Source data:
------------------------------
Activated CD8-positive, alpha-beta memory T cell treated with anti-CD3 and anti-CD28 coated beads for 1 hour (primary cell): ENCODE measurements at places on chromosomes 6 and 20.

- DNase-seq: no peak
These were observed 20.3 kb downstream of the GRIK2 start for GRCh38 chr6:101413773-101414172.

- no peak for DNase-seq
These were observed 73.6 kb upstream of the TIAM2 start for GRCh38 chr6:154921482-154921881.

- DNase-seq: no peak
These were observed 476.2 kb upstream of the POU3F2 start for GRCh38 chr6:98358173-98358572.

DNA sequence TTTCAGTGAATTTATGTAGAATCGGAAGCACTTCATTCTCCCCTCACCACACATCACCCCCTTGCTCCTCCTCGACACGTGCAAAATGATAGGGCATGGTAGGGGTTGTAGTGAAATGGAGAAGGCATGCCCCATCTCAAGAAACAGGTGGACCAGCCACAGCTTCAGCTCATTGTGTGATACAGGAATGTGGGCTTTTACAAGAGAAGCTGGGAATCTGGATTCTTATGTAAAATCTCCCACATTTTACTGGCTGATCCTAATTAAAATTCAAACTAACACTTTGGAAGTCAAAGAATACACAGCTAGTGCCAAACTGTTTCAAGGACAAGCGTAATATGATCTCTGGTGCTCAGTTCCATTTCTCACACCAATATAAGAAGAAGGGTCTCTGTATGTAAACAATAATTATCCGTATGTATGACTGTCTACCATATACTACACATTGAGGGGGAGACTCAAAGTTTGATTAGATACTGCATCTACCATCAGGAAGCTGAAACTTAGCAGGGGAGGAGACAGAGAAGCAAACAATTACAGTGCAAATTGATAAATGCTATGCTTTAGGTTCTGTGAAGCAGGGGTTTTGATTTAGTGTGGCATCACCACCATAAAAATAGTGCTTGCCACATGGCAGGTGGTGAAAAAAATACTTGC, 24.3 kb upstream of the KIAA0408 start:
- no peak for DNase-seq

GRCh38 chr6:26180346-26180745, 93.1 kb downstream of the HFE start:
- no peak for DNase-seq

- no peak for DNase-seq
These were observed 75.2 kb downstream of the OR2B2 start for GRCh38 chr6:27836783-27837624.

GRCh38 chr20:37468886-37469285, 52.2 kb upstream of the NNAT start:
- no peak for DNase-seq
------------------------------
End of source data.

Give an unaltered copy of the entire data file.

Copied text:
Activated CD8-positive, alpha-beta memory T cell treated with anti-CD3 and anti-CD28 coated beads for 1 hour (primary cell): ENCODE measurements at places on chromosomes 6 and 20.

- DNase-seq: no peak
These were observed 20.3 kb downstream of the GRIK2 start for GRCh38 chr6:101413773-101414172.

- no peak for DNase-seq
These were observed 73.6 kb upstream of the TIAM2 start for GRCh38 chr6:154921482-154921881.

- DNase-seq: no peak
These were observed 476.2 kb upstream of the POU3F2 start for GRCh38 chr6:98358173-98358572.

DNA sequence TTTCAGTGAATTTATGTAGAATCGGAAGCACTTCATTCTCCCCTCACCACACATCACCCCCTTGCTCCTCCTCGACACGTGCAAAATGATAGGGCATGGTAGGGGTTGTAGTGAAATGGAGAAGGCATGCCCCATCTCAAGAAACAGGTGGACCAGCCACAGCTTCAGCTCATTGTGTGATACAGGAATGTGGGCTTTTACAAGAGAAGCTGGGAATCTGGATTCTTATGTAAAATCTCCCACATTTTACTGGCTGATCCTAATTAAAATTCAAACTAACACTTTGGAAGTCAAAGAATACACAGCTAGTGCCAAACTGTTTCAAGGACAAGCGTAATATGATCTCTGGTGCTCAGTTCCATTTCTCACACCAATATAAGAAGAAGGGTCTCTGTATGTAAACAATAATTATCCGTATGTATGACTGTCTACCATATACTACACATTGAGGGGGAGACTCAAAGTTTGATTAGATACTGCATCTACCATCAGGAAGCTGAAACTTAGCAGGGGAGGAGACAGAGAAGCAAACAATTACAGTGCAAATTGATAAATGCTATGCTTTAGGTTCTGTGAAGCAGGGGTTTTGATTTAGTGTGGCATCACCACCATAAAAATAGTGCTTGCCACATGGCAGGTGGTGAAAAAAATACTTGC, 24.3 kb upstream of the KIAA0408 start:
- no peak for DNase-seq

GRCh38 chr6:26180346-26180745, 93.1 kb downstream of the HFE start:
- no peak for DNase-seq

- no peak for DNase-seq
These were observed 75.2 kb downstream of the OR2B2 start for GRCh38 chr6:27836783-27837624.

GRCh38 chr20:37468886-37469285, 52.2 kb upstream of the NNAT start:
- no peak for DNase-seq